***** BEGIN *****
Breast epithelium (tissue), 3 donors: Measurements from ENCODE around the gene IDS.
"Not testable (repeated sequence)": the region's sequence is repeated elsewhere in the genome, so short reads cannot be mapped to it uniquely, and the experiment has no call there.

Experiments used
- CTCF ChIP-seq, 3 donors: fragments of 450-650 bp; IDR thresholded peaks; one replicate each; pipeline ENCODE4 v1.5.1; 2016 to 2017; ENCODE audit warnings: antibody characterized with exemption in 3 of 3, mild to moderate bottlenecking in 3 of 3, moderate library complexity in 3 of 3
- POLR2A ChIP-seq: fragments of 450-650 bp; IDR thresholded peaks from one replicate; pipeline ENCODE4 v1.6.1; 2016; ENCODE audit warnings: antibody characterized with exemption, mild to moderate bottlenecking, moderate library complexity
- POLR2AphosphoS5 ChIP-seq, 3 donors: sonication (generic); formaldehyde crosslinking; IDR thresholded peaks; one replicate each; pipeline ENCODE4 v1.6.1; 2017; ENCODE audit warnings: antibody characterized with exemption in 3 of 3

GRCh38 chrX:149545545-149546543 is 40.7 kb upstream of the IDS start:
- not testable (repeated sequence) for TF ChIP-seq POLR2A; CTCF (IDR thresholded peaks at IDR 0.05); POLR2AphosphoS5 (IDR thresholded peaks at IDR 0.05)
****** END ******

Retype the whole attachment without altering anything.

Breast epithelium (tissue), 3 donors: Measurements from ENCODE around the gene IDS.
"Not testable (repeated sequence)": the region's sequence is repeated elsewhere in the genome, so short reads cannot be mapped to it uniquely, and the experiment has no call there.

Experiments used
- CTCF ChIP-seq, 3 donors: fragments of 450-650 bp; IDR thresholded peaks; one replicate each; pipeline ENCODE4 v1.5.1; 2016 to 2017; ENCODE audit warnings: antibody characterized with exemption in 3 of 3, mild to moderate bottlenecking in 3 of 3, moderate library complexity in 3 of 3
- POLR2A ChIP-seq: fragments of 450-650 bp; IDR thresholded peaks from one replicate; pipeline ENCODE4 v1.6.1; 2016; ENCODE audit warnings: antibody characterized with exemption, mild to moderate bottlenecking, moderate library complexity
- POLR2AphosphoS5 ChIP-seq, 3 donors: sonication (generic); formaldehyde crosslinking; IDR thresholded peaks; one replicate each; pipeline ENCODE4 v1.6.1; 2017; ENCODE audit warnings: antibody characterized with exemption in 3 of 3

GRCh38 chrX:149545545-149546543 is 40.7 kb upstream of the IDS start:
- not testable (repeated sequence) for TF ChIP-seq POLR2A; CTCF (IDR thresholded peaks at IDR 0.05); POLR2AphosphoS5 (IDR thresholded peaks at IDR 0.05)